Janus in Great Bardfield

It’s 1949.  Britain is about to begin building the new world after the war.  But as we already know, not everyone wants to look forward or be modern.

King Penguin Life in An English Village Bawden 1949

This is Edward Bawden’s Life in An English Village, published in the format of King Penguin that year.  As the very first line of the essay by Noel Carrington makes clear, this book is a record of a village almost as a historical fossil rather than a living entity.

Because most of us in England have for long dwelt in towns or suburbs of towns, it is inevitable that we should come to know the countryside dweller in secondhand fashion; that is to say, largely through books.

The drawings are of Bawden’s own adopted village of Great Bardfield, in Essex, showing traditional figures like the vicar, or old fashioned shops.

King Penguin Life in An English Village Edward Bawden 1949 vicar

King Penguin Life in An English Village Edward Bawden 1949 baker

In many ways this little book is a response to Ravilious’s High Street, in which he is recording some of the more idiosyncratic shops which are already disappearing from towns before the war.

King Penguin Life in An English Village Edward Bawden 1949 butcher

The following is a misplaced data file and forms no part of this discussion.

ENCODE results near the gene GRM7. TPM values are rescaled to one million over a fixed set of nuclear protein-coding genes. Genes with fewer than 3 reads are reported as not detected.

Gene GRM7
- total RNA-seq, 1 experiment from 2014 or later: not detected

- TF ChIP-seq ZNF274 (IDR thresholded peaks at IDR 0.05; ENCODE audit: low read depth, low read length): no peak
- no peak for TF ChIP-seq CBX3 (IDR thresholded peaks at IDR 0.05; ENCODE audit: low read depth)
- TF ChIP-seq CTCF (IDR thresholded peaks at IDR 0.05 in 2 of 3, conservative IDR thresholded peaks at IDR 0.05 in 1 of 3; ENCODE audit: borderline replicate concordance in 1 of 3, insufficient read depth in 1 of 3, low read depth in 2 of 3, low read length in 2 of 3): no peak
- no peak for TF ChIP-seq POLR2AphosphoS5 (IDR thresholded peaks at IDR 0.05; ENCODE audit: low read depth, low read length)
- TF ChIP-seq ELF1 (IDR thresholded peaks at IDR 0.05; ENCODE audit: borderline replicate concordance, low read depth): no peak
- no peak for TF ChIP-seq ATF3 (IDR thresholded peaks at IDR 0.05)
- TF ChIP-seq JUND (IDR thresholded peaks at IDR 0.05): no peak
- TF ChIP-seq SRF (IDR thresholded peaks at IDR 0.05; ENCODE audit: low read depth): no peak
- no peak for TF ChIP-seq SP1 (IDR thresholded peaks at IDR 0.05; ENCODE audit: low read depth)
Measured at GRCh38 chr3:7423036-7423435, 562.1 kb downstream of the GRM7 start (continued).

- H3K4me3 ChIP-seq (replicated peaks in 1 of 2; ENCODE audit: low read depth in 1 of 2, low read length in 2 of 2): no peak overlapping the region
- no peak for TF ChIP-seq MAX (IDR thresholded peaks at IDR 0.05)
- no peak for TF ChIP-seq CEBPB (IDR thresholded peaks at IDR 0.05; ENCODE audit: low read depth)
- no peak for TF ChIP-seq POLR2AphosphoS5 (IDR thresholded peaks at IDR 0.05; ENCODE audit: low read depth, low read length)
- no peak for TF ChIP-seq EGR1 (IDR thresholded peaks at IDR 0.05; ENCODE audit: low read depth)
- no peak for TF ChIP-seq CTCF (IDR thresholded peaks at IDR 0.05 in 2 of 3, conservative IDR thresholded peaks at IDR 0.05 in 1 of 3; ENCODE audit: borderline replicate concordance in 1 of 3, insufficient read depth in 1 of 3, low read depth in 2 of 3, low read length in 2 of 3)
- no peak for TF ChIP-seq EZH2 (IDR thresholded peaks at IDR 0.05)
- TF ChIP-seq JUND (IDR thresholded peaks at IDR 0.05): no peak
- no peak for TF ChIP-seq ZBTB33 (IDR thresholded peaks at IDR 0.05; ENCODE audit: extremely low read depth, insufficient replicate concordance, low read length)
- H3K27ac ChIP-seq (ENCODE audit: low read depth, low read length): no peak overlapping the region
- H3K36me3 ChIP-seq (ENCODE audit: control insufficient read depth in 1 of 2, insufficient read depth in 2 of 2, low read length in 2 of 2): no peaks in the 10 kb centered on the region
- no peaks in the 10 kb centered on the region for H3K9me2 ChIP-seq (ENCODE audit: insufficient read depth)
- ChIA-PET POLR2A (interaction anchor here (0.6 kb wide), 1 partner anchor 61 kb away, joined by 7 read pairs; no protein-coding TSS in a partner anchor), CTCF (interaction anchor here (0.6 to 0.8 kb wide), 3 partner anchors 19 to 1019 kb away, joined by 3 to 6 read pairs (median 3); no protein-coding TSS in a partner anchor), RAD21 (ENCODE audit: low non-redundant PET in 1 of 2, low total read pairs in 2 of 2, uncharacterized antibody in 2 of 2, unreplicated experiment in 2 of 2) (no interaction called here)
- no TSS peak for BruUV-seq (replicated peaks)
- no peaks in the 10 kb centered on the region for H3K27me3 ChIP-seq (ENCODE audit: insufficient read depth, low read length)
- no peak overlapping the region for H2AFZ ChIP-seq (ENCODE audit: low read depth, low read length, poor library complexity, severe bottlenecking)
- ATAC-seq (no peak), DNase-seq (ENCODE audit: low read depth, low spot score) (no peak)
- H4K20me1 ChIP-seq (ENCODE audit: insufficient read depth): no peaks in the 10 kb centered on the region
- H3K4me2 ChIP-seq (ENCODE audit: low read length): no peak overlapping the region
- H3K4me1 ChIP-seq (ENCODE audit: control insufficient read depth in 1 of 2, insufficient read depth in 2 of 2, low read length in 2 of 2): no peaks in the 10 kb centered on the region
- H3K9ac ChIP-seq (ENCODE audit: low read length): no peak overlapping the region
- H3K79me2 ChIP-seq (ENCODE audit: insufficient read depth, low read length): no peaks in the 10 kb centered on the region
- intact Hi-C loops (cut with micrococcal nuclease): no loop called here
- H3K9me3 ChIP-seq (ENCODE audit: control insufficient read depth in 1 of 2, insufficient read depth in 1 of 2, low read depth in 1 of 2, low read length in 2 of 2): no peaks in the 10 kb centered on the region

The sixteen colour lithographs are wonderful, but I almost prefer the line drawings which are scattered throughout the essay, each one celebrating some visual detail that he has observed.

King Penguin Life in An English Village Edward Bawden 1949 dogs line drawing

None of which are, naturally, modern.

King Penguin Life in An English Village Edward Bawden 1949 teapots line drawing

I’ve commented a few times before on how this period is a curious time in British design, and perhaps in the way that people are feeling overall.  The country really is looking forward to a time of equality, plenty and modernism.  But at the same time, some people are aware that when a new era begins, an old one must end.

The more I think about this, the more it reminds me of a new year: plenty of people are looking into the future, but some are still reminiscing about the year which has passed, and which can never be retrieved again.  The Romans knew what they were doing when they made Janus two-faced.

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One Comment

  1. Demy
    Posted November 3, 2011 at 12:50 pm | Permalink

    Lovely pictures.

    Coincidentally, just this morning I was steaming about one of eBay’s Burke and Hare characters who offers the world this.

    Maybe Jack the Ripper is a better epithet. One who takes razors to a living book and leaves its guts strewn about the alleyways of eBay.

    … and then has the nerve to produce this patronising and misspelt guff:

    Official War Artist with works in important colections inc. Royal Family.

    ( Yes – you can own an ORIGIONAL PRINT by an artist that HRH The Queen owns works by !)

    A Great artist in the true English School of REAL Painting – with a light touch for humour.

    THIS is an ORIGIONAL lithograph by the artist.

    One to add to my little black book. Goes off, muttering…

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